The midwives on the shift were great though and I felt very at home but left to my own comforts whilst I was there.

Emmapeeler Mon 16-Sep-19 22:37:19

Could you do some post-natal care in the birthing unit if you gave birth in the hospital? I wish I had done this with my first (no choice here but hospital birth though as higher risk).

Also does your hospital not have a low risk birthing bit? Ours had a pool.

Tbh your anxiety makes me think you may be more reassured in a hospital but other people may think differently.

negomi90 Mon 16-Sep-19 22:44:19

If your baby needs NAS scoring than do it in the hospital where people are more used to that sort of baby and you have paeds on site in case there are any problems. On site paeds means that a slightly abnormal examination will get you a paediatrician to check the baby and say if ok or not. Birthcentre means you may transfer for paeds to say that everything's ok. They also won't be experienced in doing the NAS obs.

Plus you risk your low risk having an emergency.

Mollie3 Tue 17-Sep-19 01:45:49

Hospital if first baby as you never know how you birth until you do. Mine was long and difficult and I’m so glad of the consultant doctors who helped me by working with midwife and carrying out episiotomy. Knowing the option of emergency c section was there down the hall kept me reassured that I was in the right place.

On the flip side! I had to stay in an extra night and was shoved on a ward with c section recoverees where partners had to leave. Horrible experience where I was manhandled by breastfeeding ‘experts’ and took all day to be discharged the next day. Felt like a prisoner. Really awful!

Despite the above, reluctantly I advise hospital labour ward as this is in your and babies best interests. If for whatever reason baby need to come out now, it can. Midwifes can not perform emergency c section at birthing centre...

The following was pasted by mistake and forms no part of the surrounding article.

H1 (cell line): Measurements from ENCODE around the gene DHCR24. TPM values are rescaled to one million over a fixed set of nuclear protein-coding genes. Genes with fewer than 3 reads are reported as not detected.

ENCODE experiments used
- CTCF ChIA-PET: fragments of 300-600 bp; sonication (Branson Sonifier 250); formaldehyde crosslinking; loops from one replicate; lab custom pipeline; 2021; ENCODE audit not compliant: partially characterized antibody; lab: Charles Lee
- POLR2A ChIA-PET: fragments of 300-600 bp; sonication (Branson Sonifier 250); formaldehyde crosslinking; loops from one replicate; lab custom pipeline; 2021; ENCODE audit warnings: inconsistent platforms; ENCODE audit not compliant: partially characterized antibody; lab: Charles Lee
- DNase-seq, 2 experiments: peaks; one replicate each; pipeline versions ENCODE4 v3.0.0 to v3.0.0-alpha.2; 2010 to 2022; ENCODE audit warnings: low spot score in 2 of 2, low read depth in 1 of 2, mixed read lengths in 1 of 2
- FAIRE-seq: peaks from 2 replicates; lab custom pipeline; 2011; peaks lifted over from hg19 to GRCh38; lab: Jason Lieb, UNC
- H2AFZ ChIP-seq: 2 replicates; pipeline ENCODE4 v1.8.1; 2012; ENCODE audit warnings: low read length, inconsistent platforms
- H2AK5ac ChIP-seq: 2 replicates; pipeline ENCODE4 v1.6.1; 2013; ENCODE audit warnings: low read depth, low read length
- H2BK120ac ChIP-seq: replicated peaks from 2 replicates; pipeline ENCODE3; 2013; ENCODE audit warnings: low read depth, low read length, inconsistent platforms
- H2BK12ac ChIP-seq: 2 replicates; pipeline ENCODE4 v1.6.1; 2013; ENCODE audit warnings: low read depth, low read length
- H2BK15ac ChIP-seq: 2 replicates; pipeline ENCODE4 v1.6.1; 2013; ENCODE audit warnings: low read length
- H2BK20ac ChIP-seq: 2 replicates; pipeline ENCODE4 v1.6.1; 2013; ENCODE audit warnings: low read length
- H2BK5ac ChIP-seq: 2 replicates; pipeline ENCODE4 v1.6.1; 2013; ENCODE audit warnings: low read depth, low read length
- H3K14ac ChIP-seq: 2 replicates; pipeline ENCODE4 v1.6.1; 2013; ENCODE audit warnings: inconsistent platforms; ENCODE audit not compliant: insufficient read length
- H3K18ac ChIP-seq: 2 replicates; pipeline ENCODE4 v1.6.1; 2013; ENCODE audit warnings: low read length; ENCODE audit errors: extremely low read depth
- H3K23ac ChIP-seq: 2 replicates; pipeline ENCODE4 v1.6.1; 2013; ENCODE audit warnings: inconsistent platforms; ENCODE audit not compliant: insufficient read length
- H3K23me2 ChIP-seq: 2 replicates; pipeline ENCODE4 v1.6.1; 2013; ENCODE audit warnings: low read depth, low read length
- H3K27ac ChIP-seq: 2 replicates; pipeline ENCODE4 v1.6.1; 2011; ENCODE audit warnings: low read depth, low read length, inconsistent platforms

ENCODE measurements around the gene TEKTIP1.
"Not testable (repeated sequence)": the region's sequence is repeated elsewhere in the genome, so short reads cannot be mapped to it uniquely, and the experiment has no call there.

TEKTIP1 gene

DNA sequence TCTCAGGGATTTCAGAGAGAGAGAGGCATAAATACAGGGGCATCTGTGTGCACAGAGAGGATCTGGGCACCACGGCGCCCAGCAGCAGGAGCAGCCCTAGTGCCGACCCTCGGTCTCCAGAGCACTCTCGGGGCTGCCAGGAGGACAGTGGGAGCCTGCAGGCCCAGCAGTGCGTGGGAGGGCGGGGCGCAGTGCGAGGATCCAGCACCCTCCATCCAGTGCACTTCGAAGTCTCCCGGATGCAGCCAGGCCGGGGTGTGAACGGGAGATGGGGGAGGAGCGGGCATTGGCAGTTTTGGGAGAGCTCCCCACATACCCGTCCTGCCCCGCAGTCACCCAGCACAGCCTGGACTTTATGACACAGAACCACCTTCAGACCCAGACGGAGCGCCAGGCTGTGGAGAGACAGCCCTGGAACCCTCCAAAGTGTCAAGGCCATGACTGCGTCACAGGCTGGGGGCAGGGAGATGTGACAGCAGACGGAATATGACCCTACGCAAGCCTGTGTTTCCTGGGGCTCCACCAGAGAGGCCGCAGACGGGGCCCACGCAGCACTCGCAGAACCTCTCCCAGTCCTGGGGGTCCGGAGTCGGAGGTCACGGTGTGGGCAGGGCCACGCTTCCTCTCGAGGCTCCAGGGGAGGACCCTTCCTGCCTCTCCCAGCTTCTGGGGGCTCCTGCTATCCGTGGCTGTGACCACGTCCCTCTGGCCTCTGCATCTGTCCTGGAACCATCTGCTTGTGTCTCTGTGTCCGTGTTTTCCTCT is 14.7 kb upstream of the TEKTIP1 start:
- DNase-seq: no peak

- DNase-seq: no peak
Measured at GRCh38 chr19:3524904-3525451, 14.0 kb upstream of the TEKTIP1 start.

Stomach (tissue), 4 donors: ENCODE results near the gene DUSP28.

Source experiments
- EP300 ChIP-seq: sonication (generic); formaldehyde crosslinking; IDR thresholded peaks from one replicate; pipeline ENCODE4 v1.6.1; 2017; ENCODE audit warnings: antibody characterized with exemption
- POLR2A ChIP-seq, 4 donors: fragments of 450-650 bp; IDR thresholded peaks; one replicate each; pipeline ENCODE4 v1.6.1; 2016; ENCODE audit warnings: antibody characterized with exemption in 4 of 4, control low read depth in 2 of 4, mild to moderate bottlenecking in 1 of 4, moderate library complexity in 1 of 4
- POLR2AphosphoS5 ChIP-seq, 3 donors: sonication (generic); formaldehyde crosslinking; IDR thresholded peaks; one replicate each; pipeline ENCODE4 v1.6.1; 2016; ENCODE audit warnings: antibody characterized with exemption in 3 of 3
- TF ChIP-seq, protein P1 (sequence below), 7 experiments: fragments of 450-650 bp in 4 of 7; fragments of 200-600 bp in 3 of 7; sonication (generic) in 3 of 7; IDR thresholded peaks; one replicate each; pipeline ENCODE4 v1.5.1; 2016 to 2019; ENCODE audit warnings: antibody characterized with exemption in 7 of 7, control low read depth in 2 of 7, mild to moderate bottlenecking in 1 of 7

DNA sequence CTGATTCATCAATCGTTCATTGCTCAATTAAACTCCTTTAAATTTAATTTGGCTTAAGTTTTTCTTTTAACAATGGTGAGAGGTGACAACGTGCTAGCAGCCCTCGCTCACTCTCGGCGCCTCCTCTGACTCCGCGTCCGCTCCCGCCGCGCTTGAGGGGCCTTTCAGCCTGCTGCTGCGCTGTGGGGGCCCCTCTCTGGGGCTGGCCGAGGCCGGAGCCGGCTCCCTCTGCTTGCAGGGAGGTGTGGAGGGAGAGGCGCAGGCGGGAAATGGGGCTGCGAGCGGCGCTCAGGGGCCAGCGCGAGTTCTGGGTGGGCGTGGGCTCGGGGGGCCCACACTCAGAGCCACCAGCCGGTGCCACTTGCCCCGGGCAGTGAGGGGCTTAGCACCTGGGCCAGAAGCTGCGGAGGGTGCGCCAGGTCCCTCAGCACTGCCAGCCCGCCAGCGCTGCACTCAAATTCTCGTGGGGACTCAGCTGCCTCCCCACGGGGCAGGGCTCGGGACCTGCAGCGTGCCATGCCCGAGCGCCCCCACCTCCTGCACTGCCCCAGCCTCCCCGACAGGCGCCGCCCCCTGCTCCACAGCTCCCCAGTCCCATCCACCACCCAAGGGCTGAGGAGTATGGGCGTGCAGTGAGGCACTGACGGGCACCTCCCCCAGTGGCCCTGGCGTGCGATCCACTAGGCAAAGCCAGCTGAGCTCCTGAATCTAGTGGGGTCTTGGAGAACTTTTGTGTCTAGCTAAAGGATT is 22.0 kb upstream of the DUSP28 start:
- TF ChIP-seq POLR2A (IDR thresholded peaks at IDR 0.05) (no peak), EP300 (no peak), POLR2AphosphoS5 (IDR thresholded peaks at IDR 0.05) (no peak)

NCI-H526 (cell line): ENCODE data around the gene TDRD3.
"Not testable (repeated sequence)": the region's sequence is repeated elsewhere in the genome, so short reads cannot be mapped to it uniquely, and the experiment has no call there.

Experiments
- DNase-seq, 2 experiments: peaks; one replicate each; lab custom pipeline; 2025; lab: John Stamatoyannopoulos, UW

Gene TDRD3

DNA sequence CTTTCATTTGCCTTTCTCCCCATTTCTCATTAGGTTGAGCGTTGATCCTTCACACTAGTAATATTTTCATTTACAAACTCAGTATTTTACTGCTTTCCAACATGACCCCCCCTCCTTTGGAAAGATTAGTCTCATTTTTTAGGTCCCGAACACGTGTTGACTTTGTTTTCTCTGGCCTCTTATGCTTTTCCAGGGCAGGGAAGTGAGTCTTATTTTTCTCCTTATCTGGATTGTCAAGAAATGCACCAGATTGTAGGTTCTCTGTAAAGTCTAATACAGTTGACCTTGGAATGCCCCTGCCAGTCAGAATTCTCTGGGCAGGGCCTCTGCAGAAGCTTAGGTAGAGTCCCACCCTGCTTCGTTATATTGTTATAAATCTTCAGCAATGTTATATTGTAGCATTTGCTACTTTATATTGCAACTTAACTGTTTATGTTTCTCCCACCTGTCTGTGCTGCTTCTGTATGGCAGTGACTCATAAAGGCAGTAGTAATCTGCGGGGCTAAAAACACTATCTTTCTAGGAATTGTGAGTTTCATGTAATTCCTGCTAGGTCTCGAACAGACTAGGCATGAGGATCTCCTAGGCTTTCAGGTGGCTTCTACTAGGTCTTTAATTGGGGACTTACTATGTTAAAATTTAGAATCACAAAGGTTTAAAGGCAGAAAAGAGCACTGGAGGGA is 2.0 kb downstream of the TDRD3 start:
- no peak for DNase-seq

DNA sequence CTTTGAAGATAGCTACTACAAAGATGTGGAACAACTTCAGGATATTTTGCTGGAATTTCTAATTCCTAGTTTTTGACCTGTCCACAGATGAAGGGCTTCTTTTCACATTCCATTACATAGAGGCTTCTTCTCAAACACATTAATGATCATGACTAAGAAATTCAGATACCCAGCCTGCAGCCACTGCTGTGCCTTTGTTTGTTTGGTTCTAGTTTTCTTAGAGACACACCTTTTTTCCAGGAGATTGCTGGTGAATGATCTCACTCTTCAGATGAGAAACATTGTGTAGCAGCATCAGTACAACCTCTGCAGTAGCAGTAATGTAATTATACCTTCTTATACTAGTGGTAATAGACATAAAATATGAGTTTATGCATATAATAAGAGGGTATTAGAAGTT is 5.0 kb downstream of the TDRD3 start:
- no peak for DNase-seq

If u do choose Birthing centre this will probably be fine (although personally it would be my second choice). Midwives should be experts at anticipating difficulties before they arise and acting to arrange a quick transfer into hospital if necessary. Hugely convenient for you location wise too. I didn’t have an epidural just used tens machine and gas and air. I gave birth on my back so don’t let them chastise you if this is most comfortable for you!

I found the dilation of the cervix the most painful - like very bad period cramps. But once fully dilated just an overwhelming urge to push which can be tempered by gas and air!

You can do it whatever you decide, good luck! X

Frizzy1986 Tue 17-Sep-19 07:08:36

It really is a difficult choice. For me, it's birth centre each time.
When I had my first I looked around both and spoke to the midwives and health professionals about my choice. Both midwives and doctors showed no concerns for me choosing whatever I wanted.